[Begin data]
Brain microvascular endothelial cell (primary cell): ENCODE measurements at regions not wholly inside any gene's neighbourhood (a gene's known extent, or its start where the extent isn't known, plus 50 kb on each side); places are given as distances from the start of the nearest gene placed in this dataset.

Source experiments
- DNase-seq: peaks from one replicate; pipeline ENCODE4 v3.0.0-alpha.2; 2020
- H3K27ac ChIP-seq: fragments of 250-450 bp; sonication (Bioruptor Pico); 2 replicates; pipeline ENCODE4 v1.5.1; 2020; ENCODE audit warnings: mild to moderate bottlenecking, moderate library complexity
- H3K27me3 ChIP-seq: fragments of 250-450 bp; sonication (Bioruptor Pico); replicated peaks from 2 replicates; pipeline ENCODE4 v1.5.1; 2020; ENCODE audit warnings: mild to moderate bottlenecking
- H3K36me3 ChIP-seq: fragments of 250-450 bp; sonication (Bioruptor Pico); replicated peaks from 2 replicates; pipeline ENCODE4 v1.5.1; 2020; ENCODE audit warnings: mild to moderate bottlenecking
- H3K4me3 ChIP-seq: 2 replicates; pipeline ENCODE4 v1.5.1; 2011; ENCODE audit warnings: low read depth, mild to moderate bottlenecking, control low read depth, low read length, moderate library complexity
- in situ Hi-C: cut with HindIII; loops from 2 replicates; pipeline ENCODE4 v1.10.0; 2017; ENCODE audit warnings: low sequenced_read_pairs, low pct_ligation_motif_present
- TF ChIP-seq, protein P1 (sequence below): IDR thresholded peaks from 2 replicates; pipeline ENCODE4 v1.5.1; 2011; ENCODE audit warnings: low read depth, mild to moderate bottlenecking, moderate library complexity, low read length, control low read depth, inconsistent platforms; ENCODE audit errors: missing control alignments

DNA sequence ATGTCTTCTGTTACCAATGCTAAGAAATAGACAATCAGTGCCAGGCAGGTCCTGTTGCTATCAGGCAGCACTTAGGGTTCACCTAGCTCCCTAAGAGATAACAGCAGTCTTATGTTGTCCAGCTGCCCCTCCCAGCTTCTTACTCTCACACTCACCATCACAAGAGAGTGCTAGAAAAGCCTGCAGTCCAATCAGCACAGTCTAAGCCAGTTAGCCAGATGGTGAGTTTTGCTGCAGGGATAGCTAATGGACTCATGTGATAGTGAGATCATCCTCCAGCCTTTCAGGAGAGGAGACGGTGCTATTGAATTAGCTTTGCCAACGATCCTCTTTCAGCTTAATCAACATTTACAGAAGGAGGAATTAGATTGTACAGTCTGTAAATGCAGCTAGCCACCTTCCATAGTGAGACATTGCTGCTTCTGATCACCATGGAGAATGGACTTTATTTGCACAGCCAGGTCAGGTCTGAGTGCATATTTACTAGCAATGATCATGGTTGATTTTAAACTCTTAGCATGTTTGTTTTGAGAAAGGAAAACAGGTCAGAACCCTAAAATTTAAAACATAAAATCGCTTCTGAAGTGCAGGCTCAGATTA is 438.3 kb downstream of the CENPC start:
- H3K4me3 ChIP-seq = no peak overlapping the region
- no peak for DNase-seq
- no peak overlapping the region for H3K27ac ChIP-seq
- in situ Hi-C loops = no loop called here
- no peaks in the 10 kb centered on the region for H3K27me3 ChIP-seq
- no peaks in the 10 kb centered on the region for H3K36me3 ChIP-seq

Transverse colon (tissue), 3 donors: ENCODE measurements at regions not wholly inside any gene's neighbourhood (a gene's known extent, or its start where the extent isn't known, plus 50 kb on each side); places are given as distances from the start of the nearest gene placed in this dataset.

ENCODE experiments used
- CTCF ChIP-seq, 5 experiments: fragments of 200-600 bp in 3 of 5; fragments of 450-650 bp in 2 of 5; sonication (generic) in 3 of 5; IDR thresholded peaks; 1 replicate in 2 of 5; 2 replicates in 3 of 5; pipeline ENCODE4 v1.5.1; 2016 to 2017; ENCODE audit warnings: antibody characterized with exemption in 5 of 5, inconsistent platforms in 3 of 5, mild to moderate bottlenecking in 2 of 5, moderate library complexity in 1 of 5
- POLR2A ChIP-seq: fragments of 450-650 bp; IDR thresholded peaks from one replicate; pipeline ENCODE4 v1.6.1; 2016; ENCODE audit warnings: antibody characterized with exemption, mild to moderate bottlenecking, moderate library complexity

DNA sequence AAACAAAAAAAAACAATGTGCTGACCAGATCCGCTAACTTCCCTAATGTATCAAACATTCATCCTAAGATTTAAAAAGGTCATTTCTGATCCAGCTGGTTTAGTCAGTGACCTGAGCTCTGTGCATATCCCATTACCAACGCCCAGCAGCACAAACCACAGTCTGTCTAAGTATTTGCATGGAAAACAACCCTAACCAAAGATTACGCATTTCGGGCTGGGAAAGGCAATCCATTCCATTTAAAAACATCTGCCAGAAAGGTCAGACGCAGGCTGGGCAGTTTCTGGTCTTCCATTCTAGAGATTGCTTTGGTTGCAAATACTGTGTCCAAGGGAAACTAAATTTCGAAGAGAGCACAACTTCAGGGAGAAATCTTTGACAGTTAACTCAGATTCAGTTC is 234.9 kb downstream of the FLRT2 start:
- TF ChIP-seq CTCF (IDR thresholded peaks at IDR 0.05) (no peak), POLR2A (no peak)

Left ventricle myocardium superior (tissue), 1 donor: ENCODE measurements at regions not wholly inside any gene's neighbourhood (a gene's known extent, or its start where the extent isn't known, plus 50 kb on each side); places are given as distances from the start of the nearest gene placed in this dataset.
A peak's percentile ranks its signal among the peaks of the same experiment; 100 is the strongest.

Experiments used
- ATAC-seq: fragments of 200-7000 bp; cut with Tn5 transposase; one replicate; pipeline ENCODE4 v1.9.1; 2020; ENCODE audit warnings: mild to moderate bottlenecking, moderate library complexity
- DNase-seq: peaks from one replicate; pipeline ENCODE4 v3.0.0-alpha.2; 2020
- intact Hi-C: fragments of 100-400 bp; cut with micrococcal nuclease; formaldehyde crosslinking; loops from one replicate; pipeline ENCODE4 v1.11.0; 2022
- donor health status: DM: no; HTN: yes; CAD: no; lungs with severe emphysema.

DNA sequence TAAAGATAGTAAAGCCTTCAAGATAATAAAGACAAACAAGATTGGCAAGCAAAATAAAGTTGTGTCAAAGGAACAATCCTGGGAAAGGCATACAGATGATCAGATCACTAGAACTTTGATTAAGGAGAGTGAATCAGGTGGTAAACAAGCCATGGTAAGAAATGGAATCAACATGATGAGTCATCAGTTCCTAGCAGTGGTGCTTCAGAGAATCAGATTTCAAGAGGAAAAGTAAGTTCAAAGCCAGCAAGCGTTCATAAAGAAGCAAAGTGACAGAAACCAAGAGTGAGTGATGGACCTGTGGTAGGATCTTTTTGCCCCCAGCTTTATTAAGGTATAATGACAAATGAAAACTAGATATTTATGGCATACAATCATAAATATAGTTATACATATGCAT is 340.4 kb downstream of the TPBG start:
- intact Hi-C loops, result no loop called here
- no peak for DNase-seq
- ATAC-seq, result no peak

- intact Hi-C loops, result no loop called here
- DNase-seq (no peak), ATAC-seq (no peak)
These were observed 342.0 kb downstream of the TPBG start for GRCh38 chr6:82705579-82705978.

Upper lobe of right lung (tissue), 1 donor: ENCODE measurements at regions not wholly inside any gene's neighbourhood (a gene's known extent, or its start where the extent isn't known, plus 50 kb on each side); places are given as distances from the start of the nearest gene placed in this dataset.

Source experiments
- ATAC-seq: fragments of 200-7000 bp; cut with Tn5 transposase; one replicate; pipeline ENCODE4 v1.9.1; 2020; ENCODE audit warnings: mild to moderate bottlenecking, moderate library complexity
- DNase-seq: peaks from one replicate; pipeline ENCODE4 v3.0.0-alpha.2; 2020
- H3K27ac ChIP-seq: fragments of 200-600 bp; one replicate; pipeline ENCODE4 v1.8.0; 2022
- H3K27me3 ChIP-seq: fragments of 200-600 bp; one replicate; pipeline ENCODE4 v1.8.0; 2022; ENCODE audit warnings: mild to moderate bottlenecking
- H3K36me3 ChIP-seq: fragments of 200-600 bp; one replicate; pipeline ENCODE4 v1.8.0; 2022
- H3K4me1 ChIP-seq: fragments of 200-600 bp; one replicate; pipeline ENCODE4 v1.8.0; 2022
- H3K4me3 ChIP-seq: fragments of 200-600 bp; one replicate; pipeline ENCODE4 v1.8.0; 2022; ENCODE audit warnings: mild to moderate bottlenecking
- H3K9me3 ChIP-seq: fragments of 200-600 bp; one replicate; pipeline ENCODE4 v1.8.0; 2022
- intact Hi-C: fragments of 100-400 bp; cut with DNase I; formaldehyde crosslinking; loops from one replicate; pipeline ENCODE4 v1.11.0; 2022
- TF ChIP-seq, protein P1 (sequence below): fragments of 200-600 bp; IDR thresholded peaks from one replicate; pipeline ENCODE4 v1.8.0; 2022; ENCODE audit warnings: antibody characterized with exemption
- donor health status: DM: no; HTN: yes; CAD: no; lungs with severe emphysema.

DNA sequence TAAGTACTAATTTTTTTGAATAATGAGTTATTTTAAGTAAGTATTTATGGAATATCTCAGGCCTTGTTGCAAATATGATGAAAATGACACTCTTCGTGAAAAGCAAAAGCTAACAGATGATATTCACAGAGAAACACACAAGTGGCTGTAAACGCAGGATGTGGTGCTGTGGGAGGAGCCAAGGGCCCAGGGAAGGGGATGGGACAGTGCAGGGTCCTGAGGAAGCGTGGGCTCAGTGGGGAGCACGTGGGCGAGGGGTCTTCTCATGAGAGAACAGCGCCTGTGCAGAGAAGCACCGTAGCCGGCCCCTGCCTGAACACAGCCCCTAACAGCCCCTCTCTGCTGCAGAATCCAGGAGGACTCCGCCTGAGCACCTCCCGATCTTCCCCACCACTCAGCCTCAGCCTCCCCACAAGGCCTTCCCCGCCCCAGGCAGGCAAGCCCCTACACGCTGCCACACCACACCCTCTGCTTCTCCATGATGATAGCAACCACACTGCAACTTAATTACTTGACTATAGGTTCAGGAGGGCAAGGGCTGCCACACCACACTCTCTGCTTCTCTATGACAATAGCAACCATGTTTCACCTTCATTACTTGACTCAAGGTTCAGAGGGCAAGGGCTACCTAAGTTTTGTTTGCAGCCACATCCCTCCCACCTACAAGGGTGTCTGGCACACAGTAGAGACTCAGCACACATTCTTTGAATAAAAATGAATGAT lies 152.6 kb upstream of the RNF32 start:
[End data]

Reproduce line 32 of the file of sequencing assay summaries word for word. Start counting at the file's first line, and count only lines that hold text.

- no peak for DNase-seq